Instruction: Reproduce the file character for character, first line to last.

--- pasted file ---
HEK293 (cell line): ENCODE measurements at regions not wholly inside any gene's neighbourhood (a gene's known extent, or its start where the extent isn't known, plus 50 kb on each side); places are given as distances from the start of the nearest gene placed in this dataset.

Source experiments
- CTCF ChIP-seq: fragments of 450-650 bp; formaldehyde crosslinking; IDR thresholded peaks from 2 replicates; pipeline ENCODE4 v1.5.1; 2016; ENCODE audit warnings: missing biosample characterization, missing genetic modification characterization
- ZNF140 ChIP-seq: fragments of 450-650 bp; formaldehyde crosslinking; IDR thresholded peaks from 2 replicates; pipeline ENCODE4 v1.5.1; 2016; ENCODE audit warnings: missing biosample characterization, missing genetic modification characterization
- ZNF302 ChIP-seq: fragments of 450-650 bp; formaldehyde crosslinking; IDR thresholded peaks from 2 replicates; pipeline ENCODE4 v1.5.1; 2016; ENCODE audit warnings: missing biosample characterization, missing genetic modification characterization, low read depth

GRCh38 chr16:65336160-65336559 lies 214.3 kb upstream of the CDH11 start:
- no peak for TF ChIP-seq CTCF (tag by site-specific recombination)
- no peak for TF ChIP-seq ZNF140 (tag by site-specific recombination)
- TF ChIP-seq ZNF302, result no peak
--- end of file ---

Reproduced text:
HEK293 (cell line): ENCODE measurements at regions not wholly inside any gene's neighbourhood (a gene's known extent, or its start where the extent isn't known, plus 50 kb on each side); places are given as distances from the start of the nearest gene placed in this dataset.

Source experiments
- CTCF ChIP-seq: fragments of 450-650 bp; formaldehyde crosslinking; IDR thresholded peaks from 2 replicates; pipeline ENCODE4 v1.5.1; 2016; ENCODE audit warnings: missing biosample characterization, missing genetic modification characterization
- ZNF140 ChIP-seq: fragments of 450-650 bp; formaldehyde crosslinking; IDR thresholded peaks from 2 replicates; pipeline ENCODE4 v1.5.1; 2016; ENCODE audit warnings: missing biosample characterization, missing genetic modification characterization
- ZNF302 ChIP-seq: fragments of 450-650 bp; formaldehyde crosslinking; IDR thresholded peaks from 2 replicates; pipeline ENCODE4 v1.5.1; 2016; ENCODE audit warnings: missing biosample characterization, missing genetic modification characterization, low read depth

GRCh38 chr16:65336160-65336559 lies 214.3 kb upstream of the CDH11 start:
- no peak for TF ChIP-seq CTCF (tag by site-specific recombination)
- no peak for TF ChIP-seq ZNF140 (tag by site-specific recombination)
- TF ChIP-seq ZNF302, result no peak